I recently witnessed a colleague turn in a poor performance. I remember thinking how difficult it would be to give him honest feedback on his performance but was instantly comforted by the fact that based on what I knew about him, he’d never ask. He’d prefer to either blame or rationalize his shortcomings or just choose to believe he’d done well.
Asking for feedback helps people become leaders. It also enables them to stay effective leaders.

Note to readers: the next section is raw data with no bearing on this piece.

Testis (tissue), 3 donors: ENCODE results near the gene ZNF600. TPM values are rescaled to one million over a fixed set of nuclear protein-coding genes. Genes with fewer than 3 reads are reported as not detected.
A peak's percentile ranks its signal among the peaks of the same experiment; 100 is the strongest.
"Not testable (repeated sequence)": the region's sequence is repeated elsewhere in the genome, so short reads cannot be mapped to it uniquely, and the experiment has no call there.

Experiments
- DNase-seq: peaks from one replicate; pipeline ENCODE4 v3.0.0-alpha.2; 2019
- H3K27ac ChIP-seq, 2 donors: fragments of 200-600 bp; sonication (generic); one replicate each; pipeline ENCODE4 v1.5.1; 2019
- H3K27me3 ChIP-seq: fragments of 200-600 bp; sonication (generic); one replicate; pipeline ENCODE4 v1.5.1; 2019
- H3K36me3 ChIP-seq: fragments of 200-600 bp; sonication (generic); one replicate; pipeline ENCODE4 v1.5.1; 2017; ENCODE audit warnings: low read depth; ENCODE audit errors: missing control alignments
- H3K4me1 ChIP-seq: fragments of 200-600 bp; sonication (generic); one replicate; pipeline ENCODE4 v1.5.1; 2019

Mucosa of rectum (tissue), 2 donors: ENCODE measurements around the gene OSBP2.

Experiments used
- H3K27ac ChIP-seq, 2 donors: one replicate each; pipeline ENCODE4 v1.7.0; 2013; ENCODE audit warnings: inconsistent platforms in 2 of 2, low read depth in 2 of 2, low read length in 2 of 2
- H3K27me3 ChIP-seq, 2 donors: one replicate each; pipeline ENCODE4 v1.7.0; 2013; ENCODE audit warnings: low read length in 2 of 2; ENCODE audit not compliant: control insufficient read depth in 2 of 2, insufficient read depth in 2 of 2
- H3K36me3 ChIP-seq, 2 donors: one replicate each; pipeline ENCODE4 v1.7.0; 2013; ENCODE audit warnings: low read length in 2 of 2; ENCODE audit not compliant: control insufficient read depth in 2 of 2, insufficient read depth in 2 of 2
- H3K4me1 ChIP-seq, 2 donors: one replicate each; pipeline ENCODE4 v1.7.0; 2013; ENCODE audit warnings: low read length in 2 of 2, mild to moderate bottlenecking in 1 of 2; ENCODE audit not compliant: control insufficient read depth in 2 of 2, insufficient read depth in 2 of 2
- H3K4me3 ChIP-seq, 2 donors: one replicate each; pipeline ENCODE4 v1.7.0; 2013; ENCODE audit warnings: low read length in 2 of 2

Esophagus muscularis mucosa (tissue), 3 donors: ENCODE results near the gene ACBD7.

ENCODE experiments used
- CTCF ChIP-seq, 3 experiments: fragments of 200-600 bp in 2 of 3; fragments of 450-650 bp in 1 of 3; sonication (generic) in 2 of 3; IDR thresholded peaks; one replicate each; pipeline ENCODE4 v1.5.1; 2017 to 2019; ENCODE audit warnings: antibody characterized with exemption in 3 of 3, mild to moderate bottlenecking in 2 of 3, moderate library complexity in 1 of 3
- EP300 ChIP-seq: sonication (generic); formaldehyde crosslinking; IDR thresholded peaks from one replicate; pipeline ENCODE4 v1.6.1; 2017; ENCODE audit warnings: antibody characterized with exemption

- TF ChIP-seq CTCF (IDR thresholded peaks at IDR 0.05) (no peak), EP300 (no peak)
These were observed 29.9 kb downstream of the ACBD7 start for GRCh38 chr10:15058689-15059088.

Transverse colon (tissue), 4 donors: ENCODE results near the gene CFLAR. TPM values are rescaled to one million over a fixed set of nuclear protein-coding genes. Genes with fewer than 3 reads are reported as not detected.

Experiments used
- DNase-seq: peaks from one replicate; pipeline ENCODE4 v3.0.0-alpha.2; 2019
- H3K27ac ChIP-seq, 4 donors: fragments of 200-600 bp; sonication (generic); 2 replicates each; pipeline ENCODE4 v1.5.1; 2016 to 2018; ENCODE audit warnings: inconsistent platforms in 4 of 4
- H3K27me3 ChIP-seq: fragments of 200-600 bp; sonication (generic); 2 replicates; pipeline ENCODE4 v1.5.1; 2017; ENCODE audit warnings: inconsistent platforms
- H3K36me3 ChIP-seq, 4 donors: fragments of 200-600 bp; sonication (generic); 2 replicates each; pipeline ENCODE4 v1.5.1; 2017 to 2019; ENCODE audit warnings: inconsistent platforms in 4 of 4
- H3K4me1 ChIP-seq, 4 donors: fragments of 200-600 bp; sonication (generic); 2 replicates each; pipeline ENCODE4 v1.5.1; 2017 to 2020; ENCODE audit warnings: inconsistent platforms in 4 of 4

I’ve often said if you don’t want to know, don’t ask. If you’re a leader, you’ll want to know. That doesn’t mean you’ll adjust to every bit of feedback you receive as if it were profound truth. Feedback is often co-mingled with opinion and personal preference. But enough feedback from enough valued sources will provide valuable information you can use to improve your performance.
Leaders ask because they want to know how they’re doing and how to keep doing better.